Stay Connected

Monday, December 23, 2013

Knitting headband/ear warmers plus the one thing I didn't need to buy this year

Last Thursday, I posted photos of two knit headbands that I've made for my daughters's Christmas stockings (that post is here). And I promised that I would come up with measurements and details of how I made them. So here I am, beginning a third one.I begged some yarn off of my daughter, yesterday. She has some plum acrylic yarn that I thought would be the perfect, go-with-everything-winter-that-I-own yarn.

This one may take me a few days, as I'm, uh, kinda busy this week. (And I bet you are, too!)

To start, I needed to figure my gauge. It's the gauge in width that matters, with the headbands. So, I started with yarn that I doubled, size 9 needles, and I cast on 14 stitches. I knit 6 rows, to get an idea of how wide this would be. The finished headband should be about 3  3/4 to 4 inches wide. It turned out that 14 stitches was just a tad too wide. So I pulled that one out, and cast on 12 stitches. This gave me a band about 3  3/4 inches wide, which I thought would be good for an adult (me!).

This is knit in the garter stitch, which is knit both sides. There's no finishing the edges, the knit won't roll, and it will be a thicker headband than if knit in stockinette stitch.

Once the gauge was established, I began knitting. I'll knit the band until it is about 20 inches long. At that point, I'll try it on my own head by pinning it together (leaving the knitting needle in place on the last row) and slipping it over my head. I'll use the highly technical jump-around-and-shake-my-head-about method of determining if the headband is the right size. If I need another inch, then I'll continue with the garter stitch a few more rows.

When the headband is long enough to go around my head, plus have an extra 1  1/2 inches of overlap, I'll finish the final row, with the traditional bind-off, leaving a yarn tail about 6 inches. After weaving the yarn tail into the edge, I'll stitch the headband together (with needle and matching-color thread), with the edges overlapping.

Now comes the embellishing part. I haven't decided if I'll simply sew on some buttons, or make a knit bow, or gather the headband just off-center from my face.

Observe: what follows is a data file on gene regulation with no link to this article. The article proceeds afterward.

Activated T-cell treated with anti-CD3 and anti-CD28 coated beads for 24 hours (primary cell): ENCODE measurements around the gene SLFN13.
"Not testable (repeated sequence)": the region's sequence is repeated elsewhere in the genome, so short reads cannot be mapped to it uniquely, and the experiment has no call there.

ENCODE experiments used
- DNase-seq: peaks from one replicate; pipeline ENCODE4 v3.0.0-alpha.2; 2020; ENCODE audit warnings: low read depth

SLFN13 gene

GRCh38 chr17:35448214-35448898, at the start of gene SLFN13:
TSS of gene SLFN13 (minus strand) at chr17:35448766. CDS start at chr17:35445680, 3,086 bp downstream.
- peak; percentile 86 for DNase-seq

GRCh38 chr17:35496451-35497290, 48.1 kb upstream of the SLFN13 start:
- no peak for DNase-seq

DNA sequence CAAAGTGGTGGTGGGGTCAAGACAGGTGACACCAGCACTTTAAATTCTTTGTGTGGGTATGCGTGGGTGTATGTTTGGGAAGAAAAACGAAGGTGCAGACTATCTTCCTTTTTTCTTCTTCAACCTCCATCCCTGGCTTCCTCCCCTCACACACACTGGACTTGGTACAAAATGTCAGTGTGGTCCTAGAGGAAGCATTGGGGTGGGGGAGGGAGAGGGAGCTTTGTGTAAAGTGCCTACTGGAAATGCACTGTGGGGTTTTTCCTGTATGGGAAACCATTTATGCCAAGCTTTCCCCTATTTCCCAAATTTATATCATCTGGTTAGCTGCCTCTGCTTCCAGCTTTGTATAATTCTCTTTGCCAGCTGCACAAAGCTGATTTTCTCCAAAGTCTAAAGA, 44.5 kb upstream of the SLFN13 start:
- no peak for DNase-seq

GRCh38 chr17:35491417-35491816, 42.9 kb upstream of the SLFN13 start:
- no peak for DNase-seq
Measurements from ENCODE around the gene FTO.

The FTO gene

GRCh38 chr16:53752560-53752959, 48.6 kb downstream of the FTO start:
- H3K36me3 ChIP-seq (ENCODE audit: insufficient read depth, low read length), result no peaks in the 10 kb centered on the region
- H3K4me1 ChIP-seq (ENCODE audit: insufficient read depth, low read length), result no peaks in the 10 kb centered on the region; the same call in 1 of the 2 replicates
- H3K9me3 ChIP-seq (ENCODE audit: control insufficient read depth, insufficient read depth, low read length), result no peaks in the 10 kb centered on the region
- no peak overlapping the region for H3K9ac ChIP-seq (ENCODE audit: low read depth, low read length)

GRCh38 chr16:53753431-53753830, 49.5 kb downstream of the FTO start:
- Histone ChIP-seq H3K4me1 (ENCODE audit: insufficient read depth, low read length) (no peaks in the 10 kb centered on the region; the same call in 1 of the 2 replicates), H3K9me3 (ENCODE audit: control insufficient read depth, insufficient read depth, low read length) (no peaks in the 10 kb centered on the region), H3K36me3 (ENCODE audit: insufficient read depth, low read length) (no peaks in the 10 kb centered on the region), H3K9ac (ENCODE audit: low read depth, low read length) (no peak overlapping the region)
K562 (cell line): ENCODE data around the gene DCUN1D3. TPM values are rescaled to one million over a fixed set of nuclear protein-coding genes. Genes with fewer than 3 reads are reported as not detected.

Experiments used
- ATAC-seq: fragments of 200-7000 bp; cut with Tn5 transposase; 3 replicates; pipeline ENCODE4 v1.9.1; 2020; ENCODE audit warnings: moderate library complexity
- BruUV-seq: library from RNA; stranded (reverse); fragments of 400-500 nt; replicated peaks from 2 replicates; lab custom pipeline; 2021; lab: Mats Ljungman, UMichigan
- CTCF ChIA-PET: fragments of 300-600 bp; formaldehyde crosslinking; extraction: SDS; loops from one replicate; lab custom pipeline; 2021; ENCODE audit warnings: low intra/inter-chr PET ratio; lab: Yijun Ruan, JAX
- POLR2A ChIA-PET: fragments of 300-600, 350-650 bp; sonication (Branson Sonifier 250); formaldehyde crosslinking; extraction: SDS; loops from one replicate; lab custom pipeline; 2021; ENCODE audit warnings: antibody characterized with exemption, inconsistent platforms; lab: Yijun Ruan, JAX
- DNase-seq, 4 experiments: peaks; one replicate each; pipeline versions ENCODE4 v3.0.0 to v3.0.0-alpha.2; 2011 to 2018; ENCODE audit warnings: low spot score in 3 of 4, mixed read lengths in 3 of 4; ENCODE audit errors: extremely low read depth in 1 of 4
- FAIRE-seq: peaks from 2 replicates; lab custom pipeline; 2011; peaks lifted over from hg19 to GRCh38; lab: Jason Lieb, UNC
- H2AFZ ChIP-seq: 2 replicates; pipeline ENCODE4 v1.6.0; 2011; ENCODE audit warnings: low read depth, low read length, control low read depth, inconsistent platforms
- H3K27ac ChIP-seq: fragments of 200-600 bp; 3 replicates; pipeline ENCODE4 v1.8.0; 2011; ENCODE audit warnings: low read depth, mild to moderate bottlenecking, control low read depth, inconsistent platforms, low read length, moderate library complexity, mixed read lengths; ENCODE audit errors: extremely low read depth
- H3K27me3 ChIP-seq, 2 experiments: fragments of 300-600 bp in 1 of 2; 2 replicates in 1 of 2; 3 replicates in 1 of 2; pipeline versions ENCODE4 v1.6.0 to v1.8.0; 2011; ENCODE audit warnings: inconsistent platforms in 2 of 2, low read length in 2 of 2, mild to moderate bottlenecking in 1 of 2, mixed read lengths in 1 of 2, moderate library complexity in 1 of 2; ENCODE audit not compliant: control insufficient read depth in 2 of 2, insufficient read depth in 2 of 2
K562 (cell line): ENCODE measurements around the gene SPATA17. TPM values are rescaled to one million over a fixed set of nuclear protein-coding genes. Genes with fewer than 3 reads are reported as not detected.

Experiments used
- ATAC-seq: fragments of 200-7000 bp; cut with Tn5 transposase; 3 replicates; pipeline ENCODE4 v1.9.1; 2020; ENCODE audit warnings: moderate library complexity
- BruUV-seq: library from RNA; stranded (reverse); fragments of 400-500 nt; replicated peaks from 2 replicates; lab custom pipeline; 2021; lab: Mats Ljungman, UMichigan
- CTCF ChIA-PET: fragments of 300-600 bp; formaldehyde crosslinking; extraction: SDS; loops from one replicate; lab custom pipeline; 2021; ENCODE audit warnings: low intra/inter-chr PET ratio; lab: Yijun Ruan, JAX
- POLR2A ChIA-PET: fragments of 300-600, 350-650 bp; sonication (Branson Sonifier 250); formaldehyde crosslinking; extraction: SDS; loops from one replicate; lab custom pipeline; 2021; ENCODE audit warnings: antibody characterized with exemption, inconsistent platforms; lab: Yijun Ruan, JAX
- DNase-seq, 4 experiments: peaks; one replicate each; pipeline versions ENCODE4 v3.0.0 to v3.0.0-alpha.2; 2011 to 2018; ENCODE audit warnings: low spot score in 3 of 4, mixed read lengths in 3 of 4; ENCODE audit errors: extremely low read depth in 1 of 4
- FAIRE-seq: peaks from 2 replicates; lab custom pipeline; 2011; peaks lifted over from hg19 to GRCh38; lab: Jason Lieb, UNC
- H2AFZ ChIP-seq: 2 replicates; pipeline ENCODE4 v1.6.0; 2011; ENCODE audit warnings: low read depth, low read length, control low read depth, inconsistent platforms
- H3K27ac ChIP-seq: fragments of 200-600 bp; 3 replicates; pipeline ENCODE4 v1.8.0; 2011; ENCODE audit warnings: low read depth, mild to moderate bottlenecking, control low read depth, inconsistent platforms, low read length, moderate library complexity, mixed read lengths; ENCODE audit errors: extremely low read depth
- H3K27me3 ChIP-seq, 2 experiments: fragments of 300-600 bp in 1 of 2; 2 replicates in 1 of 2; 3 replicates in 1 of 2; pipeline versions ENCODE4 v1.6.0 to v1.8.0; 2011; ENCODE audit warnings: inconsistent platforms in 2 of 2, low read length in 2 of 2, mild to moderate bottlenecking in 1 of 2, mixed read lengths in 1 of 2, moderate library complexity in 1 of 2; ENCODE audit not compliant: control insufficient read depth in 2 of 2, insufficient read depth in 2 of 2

I'll continue posting photos as I progress. Yesterday afternoon, I spent about 1  1/2 hours knitting/untangling yarn, and got a little over half way done with the band (I've got about 12 inches knit). It will be close, as to whether I have enough yarn or not. I began with about 1/3 of a skein of yarn. (I used the highly precise method of scrunching the yarn up in my hands and guessing if it felt like a thick headband.) I think 1/2 skein would be a safer bet for one of these headbands.

For a girl-sized headband, I would think that 3 inches in width and probably about 16 to 18 inches in length would make the right size headband (you can do a quick measurement with a measuring tape, to get the right length).


And the one thing I didn't need to buy this year?

Candy canes!

Every time I've stopped at a store, there's been a bucket of mini candy canes, free for the taking (one at a time, not the bucket). Over the course of the holiday season, I amassed about 10 mini candy canes! Woo hoo! Freebies are always nice!

I realize that many of you will be heading off to visit family in the next day or so. I want to wish you a very merry Christmas! (I'll still be here this week. It will be a family-at-home Christmas.)


  1. Lili

    Merry Christmas and have a blessed New Year! Read/chat next year!
    Thanks for all the great posts!


  2. I can't wait to see the final product with your headband, Lili.

    I've been doing the same thing with peppermint candies. I have about a dozen or so right now. Freebies are terrific. :)

    Hope you and your family have a very merry Christmas and New Year.

    1. HI Belinda,
      Good score on the peppermint candies!
      Merry, merry Christmas, Belinda!